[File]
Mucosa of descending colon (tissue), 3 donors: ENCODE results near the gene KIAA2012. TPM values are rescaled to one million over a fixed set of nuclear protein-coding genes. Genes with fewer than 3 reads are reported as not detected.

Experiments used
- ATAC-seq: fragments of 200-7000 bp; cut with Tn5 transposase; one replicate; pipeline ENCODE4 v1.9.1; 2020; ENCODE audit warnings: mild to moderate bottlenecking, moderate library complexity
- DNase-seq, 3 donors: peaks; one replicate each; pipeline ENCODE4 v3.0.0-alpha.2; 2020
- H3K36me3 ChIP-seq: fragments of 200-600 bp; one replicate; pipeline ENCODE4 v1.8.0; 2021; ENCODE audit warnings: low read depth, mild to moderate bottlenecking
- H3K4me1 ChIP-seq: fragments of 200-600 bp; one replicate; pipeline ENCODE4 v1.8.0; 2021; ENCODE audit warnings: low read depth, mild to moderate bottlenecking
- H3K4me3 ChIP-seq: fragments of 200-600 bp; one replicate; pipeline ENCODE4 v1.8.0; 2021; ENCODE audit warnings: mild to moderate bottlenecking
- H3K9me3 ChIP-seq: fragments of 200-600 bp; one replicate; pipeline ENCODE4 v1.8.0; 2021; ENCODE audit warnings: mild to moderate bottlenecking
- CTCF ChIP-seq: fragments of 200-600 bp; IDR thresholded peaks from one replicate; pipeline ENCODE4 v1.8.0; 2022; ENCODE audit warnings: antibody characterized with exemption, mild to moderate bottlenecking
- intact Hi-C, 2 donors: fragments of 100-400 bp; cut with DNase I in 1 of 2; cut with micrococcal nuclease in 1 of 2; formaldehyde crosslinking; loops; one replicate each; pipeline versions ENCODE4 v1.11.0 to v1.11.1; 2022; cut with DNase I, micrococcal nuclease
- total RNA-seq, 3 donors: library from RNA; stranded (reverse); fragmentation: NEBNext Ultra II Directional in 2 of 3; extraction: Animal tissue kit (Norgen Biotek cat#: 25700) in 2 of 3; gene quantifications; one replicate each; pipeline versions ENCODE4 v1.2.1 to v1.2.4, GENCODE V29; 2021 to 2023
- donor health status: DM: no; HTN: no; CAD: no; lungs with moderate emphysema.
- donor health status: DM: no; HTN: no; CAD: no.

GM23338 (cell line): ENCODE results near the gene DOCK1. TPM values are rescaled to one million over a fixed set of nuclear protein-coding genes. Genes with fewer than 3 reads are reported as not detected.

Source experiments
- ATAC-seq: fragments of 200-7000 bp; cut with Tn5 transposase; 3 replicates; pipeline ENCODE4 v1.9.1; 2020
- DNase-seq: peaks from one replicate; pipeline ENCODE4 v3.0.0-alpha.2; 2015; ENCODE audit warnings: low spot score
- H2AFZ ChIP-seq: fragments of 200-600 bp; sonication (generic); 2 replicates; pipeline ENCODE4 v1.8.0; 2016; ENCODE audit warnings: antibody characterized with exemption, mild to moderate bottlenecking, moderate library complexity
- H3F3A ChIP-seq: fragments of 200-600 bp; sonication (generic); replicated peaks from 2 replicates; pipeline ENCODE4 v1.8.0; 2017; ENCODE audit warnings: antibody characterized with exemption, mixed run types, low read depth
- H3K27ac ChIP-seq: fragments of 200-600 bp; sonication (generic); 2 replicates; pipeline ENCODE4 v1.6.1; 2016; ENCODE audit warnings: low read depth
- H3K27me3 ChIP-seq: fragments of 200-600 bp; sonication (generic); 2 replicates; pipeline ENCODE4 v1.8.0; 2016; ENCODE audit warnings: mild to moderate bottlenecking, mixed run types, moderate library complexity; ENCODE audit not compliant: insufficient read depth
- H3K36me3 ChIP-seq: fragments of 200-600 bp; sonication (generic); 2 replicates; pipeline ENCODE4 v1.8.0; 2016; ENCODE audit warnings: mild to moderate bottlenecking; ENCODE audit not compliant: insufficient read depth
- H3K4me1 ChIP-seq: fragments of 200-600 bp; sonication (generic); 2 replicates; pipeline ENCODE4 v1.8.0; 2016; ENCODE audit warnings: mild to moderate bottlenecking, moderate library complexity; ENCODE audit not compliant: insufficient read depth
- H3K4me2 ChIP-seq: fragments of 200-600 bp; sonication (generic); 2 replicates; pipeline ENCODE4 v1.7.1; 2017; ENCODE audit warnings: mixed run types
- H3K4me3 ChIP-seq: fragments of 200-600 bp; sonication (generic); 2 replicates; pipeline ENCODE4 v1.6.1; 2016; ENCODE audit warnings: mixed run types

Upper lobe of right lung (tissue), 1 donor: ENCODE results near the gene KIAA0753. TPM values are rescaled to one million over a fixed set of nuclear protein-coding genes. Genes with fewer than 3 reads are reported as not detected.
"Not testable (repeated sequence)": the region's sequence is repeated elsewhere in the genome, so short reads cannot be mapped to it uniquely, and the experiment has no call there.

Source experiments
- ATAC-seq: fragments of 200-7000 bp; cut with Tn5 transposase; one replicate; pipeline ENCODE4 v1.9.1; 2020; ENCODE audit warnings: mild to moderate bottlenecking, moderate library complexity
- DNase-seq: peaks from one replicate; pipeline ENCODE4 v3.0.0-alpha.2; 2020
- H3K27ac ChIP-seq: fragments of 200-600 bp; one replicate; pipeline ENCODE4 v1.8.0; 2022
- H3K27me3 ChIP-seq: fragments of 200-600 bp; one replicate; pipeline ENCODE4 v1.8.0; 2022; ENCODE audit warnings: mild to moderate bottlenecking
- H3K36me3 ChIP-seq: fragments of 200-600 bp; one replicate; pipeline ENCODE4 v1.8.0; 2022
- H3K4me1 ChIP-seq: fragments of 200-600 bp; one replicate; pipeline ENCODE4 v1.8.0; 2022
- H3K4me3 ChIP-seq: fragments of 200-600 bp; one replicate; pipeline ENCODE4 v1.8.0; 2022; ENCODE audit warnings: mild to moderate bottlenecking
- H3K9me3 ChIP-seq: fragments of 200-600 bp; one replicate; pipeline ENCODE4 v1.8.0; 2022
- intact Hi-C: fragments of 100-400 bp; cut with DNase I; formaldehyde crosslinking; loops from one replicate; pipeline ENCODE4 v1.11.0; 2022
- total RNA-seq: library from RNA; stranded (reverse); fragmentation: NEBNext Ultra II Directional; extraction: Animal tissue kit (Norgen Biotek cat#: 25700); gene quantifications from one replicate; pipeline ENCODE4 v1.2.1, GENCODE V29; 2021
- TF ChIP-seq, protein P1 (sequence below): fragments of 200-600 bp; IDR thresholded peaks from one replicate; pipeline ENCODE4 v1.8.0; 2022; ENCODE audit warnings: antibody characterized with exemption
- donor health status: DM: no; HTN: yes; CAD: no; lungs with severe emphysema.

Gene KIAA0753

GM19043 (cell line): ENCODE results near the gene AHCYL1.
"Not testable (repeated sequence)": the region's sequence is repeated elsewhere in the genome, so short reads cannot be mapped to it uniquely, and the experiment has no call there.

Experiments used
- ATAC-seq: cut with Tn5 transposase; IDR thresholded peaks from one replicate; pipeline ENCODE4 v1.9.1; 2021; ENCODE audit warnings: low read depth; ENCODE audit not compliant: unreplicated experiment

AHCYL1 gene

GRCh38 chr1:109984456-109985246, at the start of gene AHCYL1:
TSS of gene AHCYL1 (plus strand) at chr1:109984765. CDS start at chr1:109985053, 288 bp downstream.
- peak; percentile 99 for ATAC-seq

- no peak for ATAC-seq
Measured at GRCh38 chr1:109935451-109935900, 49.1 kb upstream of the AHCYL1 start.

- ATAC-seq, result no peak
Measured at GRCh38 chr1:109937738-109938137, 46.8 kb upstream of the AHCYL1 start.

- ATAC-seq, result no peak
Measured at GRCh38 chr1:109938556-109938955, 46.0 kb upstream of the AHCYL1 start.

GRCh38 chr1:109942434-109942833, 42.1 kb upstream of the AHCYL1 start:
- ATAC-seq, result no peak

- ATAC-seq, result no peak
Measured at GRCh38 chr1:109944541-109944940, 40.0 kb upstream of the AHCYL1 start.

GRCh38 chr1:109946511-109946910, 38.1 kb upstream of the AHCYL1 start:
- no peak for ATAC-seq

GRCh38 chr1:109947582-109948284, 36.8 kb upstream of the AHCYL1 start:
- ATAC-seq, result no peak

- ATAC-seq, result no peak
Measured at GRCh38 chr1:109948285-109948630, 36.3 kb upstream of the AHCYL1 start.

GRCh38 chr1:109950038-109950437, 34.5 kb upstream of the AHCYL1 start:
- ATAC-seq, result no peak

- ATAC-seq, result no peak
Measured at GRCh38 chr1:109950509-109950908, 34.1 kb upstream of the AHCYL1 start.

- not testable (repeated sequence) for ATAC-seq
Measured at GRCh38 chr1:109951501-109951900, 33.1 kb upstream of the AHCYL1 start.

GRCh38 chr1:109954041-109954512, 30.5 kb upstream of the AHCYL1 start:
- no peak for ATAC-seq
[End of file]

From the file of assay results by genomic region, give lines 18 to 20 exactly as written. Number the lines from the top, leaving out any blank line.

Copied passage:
- H2AFZ ChIP-seq: fragments of 200-600 bp; sonication (generic); 2 replicates; pipeline ENCODE4 v1.8.0; 2016; ENCODE audit warnings: antibody characterized with exemption, mild to moderate bottlenecking, moderate library complexity
- H3F3A ChIP-seq: fragments of 200-600 bp; sonication (generic); replicated peaks from 2 replicates; pipeline ENCODE4 v1.8.0; 2017; ENCODE audit warnings: antibody characterized with exemption, mixed run types, low read depth
- H3K27ac ChIP-seq: fragments of 200-600 bp; sonication (generic); 2 replicates; pipeline ENCODE4 v1.6.1; 2016; ENCODE audit warnings: low read depth